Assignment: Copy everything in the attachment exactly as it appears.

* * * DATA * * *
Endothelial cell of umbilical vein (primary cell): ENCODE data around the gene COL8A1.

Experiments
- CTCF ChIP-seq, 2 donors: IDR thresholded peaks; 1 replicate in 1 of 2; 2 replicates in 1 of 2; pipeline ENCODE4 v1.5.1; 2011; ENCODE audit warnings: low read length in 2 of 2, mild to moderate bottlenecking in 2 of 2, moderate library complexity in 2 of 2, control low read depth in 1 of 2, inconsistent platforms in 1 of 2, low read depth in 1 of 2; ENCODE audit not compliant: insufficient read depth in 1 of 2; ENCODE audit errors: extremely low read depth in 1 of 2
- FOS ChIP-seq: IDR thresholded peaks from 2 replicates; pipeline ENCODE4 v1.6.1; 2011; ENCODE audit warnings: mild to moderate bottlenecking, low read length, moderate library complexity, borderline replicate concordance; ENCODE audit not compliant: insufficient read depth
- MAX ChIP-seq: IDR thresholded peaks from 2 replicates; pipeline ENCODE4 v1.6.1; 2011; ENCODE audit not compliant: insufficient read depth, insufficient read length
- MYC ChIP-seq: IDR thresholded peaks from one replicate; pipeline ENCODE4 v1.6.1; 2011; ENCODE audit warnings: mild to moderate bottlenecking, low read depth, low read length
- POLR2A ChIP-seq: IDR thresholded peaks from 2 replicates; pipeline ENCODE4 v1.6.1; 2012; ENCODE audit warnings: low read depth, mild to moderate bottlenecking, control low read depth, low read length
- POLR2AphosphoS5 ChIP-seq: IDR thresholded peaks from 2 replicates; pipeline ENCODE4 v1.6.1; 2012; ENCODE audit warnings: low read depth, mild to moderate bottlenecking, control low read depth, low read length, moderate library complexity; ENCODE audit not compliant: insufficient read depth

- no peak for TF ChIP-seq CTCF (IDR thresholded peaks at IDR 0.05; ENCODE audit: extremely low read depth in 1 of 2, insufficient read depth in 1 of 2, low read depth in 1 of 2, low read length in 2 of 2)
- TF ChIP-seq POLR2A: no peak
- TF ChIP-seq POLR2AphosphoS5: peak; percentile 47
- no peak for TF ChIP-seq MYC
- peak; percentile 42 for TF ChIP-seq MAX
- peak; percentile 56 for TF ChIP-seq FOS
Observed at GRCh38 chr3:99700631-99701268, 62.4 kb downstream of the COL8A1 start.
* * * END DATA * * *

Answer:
Endothelial cell of umbilical vein (primary cell): ENCODE data around the gene COL8A1.

Experiments
- CTCF ChIP-seq, 2 donors: IDR thresholded peaks; 1 replicate in 1 of 2; 2 replicates in 1 of 2; pipeline ENCODE4 v1.5.1; 2011; ENCODE audit warnings: low read length in 2 of 2, mild to moderate bottlenecking in 2 of 2, moderate library complexity in 2 of 2, control low read depth in 1 of 2, inconsistent platforms in 1 of 2, low read depth in 1 of 2; ENCODE audit not compliant: insufficient read depth in 1 of 2; ENCODE audit errors: extremely low read depth in 1 of 2
- FOS ChIP-seq: IDR thresholded peaks from 2 replicates; pipeline ENCODE4 v1.6.1; 2011; ENCODE audit warnings: mild to moderate bottlenecking, low read length, moderate library complexity, borderline replicate concordance; ENCODE audit not compliant: insufficient read depth
- MAX ChIP-seq: IDR thresholded peaks from 2 replicates; pipeline ENCODE4 v1.6.1; 2011; ENCODE audit not compliant: insufficient read depth, insufficient read length
- MYC ChIP-seq: IDR thresholded peaks from one replicate; pipeline ENCODE4 v1.6.1; 2011; ENCODE audit warnings: mild to moderate bottlenecking, low read depth, low read length
- POLR2A ChIP-seq: IDR thresholded peaks from 2 replicates; pipeline ENCODE4 v1.6.1; 2012; ENCODE audit warnings: low read depth, mild to moderate bottlenecking, control low read depth, low read length
- POLR2AphosphoS5 ChIP-seq: IDR thresholded peaks from 2 replicates; pipeline ENCODE4 v1.6.1; 2012; ENCODE audit warnings: low read depth, mild to moderate bottlenecking, control low read depth, low read length, moderate library complexity; ENCODE audit not compliant: insufficient read depth

- no peak for TF ChIP-seq CTCF (IDR thresholded peaks at IDR 0.05; ENCODE audit: extremely low read depth in 1 of 2, insufficient read depth in 1 of 2, low read depth in 1 of 2, low read length in 2 of 2)
- TF ChIP-seq POLR2A: no peak
- TF ChIP-seq POLR2AphosphoS5: peak; percentile 47
- no peak for TF ChIP-seq MYC
- peak; percentile 42 for TF ChIP-seq MAX
- peak; percentile 56 for TF ChIP-seq FOS
Observed at GRCh38 chr3:99700631-99701268, 62.4 kb downstream of the COL8A1 start.